From wikipedia article RESTING potential: "there is no actual measurable charge excess in either side. That occurs because the effect of charge on electrochemical potential is hugely greater than the effect of concentration so an undetectable change in concentration creates a great change on electric potential."
the effect of charge on electrochemical potential significantly larger then the effect of charge on concentration - is this a general statement or true in all cases?
And if charge is more significant then concentration in influencing electrochemical potential why does a small change in concentration greatly effect electropotential? Or does it mean electrochemical potential? Either way how does it make any sense, is it correct or nonsense and what is the exact meaning behind the message?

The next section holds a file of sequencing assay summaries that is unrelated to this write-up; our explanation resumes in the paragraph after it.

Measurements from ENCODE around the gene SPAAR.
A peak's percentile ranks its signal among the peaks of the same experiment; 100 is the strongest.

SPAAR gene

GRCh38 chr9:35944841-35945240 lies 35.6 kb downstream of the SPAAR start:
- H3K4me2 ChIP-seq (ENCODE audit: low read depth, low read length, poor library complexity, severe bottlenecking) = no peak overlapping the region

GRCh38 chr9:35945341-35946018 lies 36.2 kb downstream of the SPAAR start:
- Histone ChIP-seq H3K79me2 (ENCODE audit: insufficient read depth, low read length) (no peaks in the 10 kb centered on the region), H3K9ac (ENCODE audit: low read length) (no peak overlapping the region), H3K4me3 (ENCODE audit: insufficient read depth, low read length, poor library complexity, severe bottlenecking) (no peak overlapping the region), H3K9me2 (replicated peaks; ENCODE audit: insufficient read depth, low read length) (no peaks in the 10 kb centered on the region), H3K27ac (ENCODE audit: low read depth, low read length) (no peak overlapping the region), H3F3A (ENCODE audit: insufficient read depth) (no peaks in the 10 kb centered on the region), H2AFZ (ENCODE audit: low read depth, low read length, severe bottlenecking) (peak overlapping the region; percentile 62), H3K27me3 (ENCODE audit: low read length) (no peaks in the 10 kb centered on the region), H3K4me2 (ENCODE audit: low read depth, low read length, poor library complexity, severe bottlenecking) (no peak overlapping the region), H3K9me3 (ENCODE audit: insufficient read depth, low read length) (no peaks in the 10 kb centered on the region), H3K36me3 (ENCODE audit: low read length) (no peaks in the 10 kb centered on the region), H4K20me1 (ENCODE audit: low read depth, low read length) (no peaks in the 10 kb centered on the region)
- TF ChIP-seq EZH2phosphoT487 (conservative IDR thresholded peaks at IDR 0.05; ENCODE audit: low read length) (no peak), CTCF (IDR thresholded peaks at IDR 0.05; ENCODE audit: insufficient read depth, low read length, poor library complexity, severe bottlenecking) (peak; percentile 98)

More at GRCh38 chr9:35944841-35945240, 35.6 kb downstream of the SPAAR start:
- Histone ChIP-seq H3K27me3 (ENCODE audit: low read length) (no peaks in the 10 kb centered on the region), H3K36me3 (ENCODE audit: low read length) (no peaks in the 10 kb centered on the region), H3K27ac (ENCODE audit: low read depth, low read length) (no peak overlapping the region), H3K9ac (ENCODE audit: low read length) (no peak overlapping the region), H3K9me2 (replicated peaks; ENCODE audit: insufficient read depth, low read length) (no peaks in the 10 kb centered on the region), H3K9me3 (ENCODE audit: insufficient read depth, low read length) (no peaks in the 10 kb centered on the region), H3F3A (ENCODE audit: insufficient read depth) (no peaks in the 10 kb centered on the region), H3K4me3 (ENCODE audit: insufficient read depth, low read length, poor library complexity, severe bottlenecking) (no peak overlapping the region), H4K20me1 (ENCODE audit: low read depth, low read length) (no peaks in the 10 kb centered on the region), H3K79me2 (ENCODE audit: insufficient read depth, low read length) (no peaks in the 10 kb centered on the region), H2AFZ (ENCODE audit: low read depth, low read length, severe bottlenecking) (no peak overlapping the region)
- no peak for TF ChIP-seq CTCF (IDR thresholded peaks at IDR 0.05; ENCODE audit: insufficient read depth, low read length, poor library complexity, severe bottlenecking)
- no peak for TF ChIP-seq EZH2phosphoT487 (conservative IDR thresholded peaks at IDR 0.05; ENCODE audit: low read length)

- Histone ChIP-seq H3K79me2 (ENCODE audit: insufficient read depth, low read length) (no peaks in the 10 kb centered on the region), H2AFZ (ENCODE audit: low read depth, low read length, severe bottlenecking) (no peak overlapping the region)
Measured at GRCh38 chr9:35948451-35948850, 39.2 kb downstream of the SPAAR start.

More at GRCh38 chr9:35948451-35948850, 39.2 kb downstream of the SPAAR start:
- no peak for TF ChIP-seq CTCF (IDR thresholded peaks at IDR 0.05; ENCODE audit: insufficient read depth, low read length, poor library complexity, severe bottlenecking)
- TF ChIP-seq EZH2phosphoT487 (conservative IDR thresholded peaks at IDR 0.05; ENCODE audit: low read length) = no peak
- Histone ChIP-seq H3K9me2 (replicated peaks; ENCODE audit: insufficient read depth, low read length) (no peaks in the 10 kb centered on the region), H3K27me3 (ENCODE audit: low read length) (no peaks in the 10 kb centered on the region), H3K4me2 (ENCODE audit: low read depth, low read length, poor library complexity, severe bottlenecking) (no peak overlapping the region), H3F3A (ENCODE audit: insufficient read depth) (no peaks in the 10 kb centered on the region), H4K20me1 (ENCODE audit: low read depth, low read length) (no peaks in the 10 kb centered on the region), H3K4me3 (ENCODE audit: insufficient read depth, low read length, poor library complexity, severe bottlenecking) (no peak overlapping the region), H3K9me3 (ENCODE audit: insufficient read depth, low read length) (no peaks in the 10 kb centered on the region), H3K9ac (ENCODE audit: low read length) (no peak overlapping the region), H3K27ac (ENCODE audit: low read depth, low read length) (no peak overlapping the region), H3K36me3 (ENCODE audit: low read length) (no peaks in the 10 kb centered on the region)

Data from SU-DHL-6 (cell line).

other questions I have:
1) What is the reason Na+ stays at its location right across the barrier on the extracellular side of the membrane? Diffusion? Electrochemical potential? Electric Charge.. if so because of Attraction or Repulsion?
2) If the answer is the electrochemical gradient/potential, because it is trying to move to a "less" positive potential.. if its located extracellularlly isn't that the "great unknown" where any molecules/cells/protein etc. are able to float by and possibly influence it? What happens if one of these has a "LESS" positive potential then the membrane that Na+ is currently attracted?
3) Why can't Na+ be used for the entire process to establish the same voltage interactions leading from resting to action potential (as long as thier was less concentration intracellularly... if it is about LESS positivity ..Or vice versa for K+?)?
I am preparing for ACSM certification exam, so any help is appreciated.